The fact is, many of us rely on creating to express our emotions. All of us on Writehacked are especially familiar with this process. Creating to express our emotions in any form has potential to be a healthy and life giving experience. In this way we accumulate the negative inside into one and the other. Thus, all our negative emotions work as an engine and help us develop in a certain direction, for example, we may encounter something uncomfortable, but while reading elite writing, we group and turn our emotions into energy and try to do something useful.
We can use art and writing as a means to turn our negative feelings into a reckoning for positivity. Here are some thoughts about negative experiences and how we can write them into a corner when they try to bully us.
The Dangers of Holding in Our Pain
Our culture glorifies the idea of holding in your emotions. Men are often called weak for being expressive, and women are called crazy for expressing their emotions in any way. Neither of these are fair, as emotions are simply a part of the human experience, and there’s nothing weak about admitting to what you feel.
Here’s the fact: suicide rates are on the rise. According to the National Center for Health Statistics, the suicide rate in the United States increased 24 percent from 1999 to 2014. The amount of adolescents — and we are talking early adolescents — that contemplate ending their lives or do end their lives has increased as well. Where drugs used to help, they have gotten more dangerous and often make the problem worse.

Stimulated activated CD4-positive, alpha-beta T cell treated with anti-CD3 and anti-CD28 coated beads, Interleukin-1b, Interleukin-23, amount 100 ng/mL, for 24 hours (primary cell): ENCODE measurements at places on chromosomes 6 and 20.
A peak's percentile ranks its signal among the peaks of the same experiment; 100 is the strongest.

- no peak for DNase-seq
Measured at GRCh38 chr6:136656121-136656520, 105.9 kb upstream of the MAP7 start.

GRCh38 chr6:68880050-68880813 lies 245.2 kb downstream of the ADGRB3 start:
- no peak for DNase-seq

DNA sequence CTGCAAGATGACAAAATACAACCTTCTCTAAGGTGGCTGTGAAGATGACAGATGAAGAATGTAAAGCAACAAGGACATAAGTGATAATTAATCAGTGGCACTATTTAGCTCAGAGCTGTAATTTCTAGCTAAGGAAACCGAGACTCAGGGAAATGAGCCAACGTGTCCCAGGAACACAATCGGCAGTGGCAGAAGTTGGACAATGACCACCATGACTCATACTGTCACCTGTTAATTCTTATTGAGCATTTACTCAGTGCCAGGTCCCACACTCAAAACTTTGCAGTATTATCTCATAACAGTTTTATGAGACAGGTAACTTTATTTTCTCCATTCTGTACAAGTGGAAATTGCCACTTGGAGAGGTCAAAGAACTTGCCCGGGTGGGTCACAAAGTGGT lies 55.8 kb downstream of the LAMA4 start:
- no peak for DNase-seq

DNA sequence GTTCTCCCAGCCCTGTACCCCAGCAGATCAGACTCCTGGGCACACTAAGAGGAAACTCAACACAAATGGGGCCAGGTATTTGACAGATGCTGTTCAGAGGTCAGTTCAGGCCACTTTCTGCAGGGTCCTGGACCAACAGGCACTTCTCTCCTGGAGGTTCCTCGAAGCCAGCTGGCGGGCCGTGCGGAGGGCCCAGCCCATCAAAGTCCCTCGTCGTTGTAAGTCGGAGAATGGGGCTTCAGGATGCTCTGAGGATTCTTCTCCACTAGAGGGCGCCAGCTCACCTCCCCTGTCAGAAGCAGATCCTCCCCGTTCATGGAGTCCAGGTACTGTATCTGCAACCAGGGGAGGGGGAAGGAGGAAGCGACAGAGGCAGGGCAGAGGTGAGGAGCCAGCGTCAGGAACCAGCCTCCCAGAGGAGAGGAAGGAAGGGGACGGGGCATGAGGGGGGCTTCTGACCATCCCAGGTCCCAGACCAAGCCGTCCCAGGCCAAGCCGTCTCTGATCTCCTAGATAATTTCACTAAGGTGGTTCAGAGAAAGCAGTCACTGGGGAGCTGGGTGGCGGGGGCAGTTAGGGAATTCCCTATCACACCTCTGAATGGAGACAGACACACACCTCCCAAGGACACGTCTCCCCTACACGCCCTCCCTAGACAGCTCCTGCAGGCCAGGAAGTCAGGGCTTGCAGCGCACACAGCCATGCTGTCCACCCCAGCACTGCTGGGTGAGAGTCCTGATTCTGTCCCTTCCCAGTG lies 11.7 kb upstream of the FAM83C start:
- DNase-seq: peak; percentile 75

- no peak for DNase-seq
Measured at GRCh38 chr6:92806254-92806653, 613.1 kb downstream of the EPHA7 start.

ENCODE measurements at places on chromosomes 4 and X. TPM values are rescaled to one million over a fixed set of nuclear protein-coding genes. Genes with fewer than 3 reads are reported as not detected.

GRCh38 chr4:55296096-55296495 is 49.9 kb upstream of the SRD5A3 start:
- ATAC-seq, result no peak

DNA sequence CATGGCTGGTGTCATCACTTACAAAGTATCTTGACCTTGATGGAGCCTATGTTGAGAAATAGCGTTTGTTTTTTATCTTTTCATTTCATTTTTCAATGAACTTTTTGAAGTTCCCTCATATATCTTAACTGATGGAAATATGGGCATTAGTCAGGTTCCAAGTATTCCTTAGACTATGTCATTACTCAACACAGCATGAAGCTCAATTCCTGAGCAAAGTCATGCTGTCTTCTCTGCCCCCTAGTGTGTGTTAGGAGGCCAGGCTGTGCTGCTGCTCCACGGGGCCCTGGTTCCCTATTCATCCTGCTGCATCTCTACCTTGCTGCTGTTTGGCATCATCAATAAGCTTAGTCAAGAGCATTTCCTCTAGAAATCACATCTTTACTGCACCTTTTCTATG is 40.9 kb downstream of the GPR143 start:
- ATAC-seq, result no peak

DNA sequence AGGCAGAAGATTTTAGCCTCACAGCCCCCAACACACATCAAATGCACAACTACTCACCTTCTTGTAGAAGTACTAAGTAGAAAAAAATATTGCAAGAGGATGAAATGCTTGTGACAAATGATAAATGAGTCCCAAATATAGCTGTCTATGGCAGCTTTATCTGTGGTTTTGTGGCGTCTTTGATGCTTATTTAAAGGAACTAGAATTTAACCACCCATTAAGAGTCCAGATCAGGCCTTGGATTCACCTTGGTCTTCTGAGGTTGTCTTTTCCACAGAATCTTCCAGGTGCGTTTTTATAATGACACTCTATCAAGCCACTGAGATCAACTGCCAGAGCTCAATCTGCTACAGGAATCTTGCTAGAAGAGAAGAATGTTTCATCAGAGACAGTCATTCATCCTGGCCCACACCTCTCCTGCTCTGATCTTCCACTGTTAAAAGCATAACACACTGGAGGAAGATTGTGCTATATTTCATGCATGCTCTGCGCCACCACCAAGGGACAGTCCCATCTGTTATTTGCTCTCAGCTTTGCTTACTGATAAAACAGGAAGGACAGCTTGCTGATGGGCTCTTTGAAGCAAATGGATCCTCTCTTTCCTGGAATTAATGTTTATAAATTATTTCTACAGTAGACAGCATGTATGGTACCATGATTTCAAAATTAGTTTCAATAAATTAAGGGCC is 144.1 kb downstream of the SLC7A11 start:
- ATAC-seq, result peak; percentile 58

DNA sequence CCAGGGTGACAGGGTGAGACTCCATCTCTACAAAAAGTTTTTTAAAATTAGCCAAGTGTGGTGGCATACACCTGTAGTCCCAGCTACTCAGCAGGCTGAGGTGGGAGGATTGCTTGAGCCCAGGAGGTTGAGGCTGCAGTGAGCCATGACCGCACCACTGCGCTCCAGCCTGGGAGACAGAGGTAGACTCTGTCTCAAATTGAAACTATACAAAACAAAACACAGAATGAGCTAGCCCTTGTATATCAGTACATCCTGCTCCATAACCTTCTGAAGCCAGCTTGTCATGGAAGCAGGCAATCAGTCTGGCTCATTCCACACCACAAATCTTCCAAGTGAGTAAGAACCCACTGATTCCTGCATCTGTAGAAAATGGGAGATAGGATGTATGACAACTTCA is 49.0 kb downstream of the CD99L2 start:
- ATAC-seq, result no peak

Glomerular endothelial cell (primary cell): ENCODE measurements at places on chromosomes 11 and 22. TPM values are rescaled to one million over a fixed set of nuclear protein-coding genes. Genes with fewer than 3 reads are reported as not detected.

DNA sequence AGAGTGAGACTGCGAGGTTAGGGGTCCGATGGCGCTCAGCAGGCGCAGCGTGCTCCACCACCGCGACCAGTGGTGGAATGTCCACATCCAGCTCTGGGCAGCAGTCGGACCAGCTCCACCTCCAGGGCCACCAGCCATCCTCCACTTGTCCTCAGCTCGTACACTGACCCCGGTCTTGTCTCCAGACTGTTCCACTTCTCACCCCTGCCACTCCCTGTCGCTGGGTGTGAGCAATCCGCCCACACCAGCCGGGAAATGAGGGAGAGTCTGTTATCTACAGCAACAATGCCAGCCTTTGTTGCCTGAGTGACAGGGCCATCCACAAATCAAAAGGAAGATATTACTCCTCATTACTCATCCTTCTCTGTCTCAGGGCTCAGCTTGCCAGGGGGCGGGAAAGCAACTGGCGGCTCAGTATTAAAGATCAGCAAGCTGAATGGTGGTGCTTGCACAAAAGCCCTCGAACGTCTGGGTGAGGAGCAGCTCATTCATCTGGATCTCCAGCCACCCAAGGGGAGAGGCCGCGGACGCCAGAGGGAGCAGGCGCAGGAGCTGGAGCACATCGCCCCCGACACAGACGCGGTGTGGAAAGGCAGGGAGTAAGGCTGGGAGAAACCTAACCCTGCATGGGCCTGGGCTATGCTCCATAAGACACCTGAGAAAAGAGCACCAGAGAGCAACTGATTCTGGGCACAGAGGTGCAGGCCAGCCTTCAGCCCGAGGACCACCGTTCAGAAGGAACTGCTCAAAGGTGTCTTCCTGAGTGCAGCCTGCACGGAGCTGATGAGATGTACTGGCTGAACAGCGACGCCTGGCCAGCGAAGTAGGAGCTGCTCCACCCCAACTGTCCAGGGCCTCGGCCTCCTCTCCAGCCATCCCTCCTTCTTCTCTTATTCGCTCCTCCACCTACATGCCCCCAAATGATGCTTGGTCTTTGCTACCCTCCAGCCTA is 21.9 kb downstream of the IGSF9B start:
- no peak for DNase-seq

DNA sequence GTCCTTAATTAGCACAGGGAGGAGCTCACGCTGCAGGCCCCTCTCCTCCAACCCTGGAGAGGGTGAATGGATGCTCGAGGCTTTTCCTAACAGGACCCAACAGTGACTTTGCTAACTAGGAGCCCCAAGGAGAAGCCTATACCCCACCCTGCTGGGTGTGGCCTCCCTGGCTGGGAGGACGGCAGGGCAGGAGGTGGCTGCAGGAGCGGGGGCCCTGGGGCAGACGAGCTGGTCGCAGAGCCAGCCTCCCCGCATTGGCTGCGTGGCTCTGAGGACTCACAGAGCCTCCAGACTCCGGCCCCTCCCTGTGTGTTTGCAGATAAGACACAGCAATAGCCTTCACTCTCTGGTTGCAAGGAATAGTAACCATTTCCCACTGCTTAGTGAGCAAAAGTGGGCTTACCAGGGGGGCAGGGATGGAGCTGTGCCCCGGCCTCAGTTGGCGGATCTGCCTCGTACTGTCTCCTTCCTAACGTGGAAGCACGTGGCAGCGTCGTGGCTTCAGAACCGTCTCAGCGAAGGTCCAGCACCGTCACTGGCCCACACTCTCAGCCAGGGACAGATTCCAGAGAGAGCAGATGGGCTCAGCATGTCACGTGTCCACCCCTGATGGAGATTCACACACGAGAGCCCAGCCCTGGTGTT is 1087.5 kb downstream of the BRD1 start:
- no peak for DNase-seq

We have to normalize emotions and offer people practical ways to handle their trials in life. Even social work professionals admit, we need to start thinking out of the box. I propose one of the best outlets for pain is through creative writing.
Write It Off
There is something so satisfying about forming the perfect sentence to describe what you’re going through. As long as you’re doing it for you and not to impress others, I think being able to work hard on this transfer from mind to paper is therapeutic. By writing about your negative experiences, you can process them, learn from them, and — if you’re comfortable with it — share and relate it to others.